Thursday, March 22, 2012

LDM part 1: elevator etiquette

Sometimes, I have what I like to call "Larry David moments" (LDM's). If you don't know who Larry David is, familiarize yourself:

He's also the co-creator of a little show by the name of "Seinfeld." If you've seen it, you're comfortable with the notion of LDM.

I have a feeling most of us have our own LDM's in our daily lives, but society mandates that we keep them to ourselves. Well, I say it's time to put an end to that. In said spirit, here is act 1 of what will be a multi-part series detailing the many majestic LDM's I experience on an everyday basis.

Elevator Etiquette
The elevator is a place I happen upon on a daily basis. I work on the fifth floor, which is precisely the threshold where one can rightfully say, "screw the stairs, I'm taking the elevator." In one commonly occurring instance, I find myself stuck between adhering to societal standards and responding to my inner Larry David.

This instance takes form when I hear the dreaded, "hold the door!" or when those frantic footsteps can be heard coming around the corner. Someone is trying to squeak in before the doors close - it's a squeaker. In many cases, this is not necessarily bad because there is always the chance the squeaker will be getting off at a higher destination than yourself, thus having no impact on your travels. However, the fifth floor being the top floor in my building, I immediately calculate a 3/4 chance that I will have to tolerate a premature stop on the way to my destination. Now this is certainly a minute delay, and perhaps I seem quite silly (meaner terms are welcome) for concerning myself with such a minuscule inconvenience. However, consider the following scenario: you get in a cab (optional public transport, just like an elevator, right?). Just as you're telling the driver where to take you, someone else hops in, completely ignores you, and says to the cabbie, "drop me off on the way." Just like in an elevator, it's only a short stop, and it's on the way. But how are you feeling? It doesn't seem fair, does it? You were in the cab first, your destination should be first priority. Why should the same rules not apply in an elevator? In the heat of a scenario where someone is trying to to slip in at the last second, I am always so very tempted to feign an attempt at pushing the doors open button, while really jamming the doors close button with ferocity. Not only is there a 3/4 chance my upward journey will be delayed, but if and when that 3/4 chance comes to fruition, that means a person is opting for the elevator over the stairs when only travelling 3 stories or less. This is rude AND lazy. But, the nicer, "societal" part of my brain usually wins, and I allow the squeaker to squeak. When they try and make small-talk and my responses are curt, they should know why.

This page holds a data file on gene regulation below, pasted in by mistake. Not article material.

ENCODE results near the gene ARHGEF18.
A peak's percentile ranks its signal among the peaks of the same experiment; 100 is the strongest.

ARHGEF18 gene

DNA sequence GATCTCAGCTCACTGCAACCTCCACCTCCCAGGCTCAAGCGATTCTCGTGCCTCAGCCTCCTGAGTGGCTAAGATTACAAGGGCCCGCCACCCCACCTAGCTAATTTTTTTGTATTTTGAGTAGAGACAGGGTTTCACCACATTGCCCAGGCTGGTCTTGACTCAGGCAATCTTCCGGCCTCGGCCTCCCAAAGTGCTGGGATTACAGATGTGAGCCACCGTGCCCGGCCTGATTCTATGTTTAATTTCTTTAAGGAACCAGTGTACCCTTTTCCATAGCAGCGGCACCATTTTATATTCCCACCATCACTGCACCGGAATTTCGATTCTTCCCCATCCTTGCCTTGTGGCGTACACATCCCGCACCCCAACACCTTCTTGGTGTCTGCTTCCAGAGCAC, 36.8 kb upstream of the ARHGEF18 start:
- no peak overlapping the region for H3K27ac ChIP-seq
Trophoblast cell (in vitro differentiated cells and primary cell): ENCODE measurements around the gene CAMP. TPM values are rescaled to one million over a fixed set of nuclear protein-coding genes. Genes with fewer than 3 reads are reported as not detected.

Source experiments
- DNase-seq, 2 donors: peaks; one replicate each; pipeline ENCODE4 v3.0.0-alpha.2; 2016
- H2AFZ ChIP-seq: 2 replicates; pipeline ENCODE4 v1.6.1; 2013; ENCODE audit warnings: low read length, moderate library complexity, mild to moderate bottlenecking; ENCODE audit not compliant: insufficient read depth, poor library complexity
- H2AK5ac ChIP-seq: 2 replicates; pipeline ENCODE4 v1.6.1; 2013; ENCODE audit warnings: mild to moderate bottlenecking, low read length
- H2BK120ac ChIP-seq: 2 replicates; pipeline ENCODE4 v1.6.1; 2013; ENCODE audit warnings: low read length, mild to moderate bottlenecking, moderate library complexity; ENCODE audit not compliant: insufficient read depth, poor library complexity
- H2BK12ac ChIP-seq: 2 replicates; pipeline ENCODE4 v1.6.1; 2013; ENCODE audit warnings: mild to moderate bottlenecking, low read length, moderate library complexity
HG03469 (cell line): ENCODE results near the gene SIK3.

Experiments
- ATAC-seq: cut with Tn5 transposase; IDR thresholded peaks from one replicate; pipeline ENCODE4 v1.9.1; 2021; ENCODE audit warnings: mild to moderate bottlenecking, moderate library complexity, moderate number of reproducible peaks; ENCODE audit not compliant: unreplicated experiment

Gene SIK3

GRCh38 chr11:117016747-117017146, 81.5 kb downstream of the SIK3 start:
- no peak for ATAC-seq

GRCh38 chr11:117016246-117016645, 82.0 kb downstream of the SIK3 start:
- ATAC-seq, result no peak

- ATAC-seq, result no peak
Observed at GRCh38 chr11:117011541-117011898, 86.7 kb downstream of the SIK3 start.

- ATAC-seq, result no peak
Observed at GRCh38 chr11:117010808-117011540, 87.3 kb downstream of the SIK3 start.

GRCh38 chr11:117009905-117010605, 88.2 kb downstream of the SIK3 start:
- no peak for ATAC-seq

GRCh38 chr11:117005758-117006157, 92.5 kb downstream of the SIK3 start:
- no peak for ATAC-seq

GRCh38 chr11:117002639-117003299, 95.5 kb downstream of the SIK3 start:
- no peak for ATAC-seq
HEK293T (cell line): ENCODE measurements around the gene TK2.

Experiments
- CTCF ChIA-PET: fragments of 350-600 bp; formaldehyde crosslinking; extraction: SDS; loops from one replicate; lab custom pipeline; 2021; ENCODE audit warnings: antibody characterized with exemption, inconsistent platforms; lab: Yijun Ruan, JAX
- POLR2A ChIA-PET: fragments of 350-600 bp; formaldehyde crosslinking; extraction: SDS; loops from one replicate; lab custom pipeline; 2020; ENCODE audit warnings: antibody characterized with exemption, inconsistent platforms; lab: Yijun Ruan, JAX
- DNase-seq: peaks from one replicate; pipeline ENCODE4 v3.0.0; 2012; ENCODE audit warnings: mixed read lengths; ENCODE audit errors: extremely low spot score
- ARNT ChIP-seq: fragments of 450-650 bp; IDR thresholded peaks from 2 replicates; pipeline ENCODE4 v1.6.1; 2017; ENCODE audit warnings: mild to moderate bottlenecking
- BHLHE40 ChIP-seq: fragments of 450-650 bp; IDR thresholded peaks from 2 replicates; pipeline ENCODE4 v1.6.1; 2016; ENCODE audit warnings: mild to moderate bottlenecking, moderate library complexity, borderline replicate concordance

Besides all that, one can achieve a certain solitude while alone in an elevator. I'm hard-pressed to imagine another place where, even if someone wanted to, they could not get to me. For a brief moment I am completely alone, unattainable, and I am also being productive because I am moving somewhere I need to go. What a great combo that is. And how easily it can be ruined by a squeaker. Just have to squeak in, don't they?   

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